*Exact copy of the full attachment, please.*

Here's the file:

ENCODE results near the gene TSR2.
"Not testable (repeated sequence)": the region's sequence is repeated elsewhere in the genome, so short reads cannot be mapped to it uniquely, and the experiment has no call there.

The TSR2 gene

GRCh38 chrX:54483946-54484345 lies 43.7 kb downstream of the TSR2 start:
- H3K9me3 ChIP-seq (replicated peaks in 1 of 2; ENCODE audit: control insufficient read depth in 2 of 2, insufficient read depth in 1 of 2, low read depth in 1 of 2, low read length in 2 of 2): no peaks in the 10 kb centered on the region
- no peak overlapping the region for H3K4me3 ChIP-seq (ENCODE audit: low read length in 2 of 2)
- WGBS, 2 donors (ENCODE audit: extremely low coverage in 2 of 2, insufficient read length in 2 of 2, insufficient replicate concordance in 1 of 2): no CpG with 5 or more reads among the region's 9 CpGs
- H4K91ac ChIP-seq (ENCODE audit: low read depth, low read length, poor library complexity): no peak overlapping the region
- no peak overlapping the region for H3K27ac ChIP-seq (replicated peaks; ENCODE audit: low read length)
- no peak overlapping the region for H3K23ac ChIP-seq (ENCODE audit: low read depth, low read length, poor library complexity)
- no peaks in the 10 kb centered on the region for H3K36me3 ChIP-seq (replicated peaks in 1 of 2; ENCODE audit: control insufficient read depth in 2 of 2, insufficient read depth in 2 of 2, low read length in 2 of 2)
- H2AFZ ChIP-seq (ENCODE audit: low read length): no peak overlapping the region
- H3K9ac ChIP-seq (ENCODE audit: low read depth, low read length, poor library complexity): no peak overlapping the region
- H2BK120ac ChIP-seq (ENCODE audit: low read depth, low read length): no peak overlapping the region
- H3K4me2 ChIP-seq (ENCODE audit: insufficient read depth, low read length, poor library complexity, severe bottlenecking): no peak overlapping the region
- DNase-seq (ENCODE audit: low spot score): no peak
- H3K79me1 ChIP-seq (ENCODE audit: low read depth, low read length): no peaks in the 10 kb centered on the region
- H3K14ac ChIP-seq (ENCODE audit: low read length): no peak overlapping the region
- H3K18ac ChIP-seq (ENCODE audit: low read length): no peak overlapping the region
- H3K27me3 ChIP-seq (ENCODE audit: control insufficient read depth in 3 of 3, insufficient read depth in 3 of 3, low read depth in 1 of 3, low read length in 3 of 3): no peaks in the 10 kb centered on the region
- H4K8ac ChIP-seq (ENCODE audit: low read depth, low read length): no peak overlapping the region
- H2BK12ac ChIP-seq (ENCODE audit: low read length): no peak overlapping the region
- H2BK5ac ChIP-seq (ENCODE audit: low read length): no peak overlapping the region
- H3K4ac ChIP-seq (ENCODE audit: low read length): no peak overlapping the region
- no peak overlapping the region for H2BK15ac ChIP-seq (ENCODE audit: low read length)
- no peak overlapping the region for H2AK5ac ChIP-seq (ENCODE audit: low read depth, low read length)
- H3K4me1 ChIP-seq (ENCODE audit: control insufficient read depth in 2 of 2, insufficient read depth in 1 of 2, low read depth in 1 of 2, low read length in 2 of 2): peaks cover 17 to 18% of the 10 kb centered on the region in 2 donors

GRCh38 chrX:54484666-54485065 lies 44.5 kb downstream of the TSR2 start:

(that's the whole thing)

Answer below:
ENCODE results near the gene TSR2.
"Not testable (repeated sequence)": the region's sequence is repeated elsewhere in the genome, so short reads cannot be mapped to it uniquely, and the experiment has no call there.

The TSR2 gene

GRCh38 chrX:54483946-54484345 lies 43.7 kb downstream of the TSR2 start:
- H3K9me3 ChIP-seq (replicated peaks in 1 of 2; ENCODE audit: control insufficient read depth in 2 of 2, insufficient read depth in 1 of 2, low read depth in 1 of 2, low read length in 2 of 2): no peaks in the 10 kb centered on the region
- no peak overlapping the region for H3K4me3 ChIP-seq (ENCODE audit: low read length in 2 of 2)
- WGBS, 2 donors (ENCODE audit: extremely low coverage in 2 of 2, insufficient read length in 2 of 2, insufficient replicate concordance in 1 of 2): no CpG with 5 or more reads among the region's 9 CpGs
- H4K91ac ChIP-seq (ENCODE audit: low read depth, low read length, poor library complexity): no peak overlapping the region
- no peak overlapping the region for H3K27ac ChIP-seq (replicated peaks; ENCODE audit: low read length)
- no peak overlapping the region for H3K23ac ChIP-seq (ENCODE audit: low read depth, low read length, poor library complexity)
- no peaks in the 10 kb centered on the region for H3K36me3 ChIP-seq (replicated peaks in 1 of 2; ENCODE audit: control insufficient read depth in 2 of 2, insufficient read depth in 2 of 2, low read length in 2 of 2)
- H2AFZ ChIP-seq (ENCODE audit: low read length): no peak overlapping the region
- H3K9ac ChIP-seq (ENCODE audit: low read depth, low read length, poor library complexity): no peak overlapping the region
- H2BK120ac ChIP-seq (ENCODE audit: low read depth, low read length): no peak overlapping the region
- H3K4me2 ChIP-seq (ENCODE audit: insufficient read depth, low read length, poor library complexity, severe bottlenecking): no peak overlapping the region
- DNase-seq (ENCODE audit: low spot score): no peak
- H3K79me1 ChIP-seq (ENCODE audit: low read depth, low read length): no peaks in the 10 kb centered on the region
- H3K14ac ChIP-seq (ENCODE audit: low read length): no peak overlapping the region
- H3K18ac ChIP-seq (ENCODE audit: low read length): no peak overlapping the region
- H3K27me3 ChIP-seq (ENCODE audit: control insufficient read depth in 3 of 3, insufficient read depth in 3 of 3, low read depth in 1 of 3, low read length in 3 of 3): no peaks in the 10 kb centered on the region
- H4K8ac ChIP-seq (ENCODE audit: low read depth, low read length): no peak overlapping the region
- H2BK12ac ChIP-seq (ENCODE audit: low read length): no peak overlapping the region
- H2BK5ac ChIP-seq (ENCODE audit: low read length): no peak overlapping the region
- H3K4ac ChIP-seq (ENCODE audit: low read length): no peak overlapping the region
- no peak overlapping the region for H2BK15ac ChIP-seq (ENCODE audit: low read length)
- no peak overlapping the region for H2AK5ac ChIP-seq (ENCODE audit: low read depth, low read length)
- H3K4me1 ChIP-seq (ENCODE audit: control insufficient read depth in 2 of 2, insufficient read depth in 1 of 2, low read depth in 1 of 2, low read length in 2 of 2): peaks cover 17 to 18% of the 10 kb centered on the region in 2 donors

GRCh38 chrX:54484666-54485065 lies 44.5 kb downstream of the TSR2 start: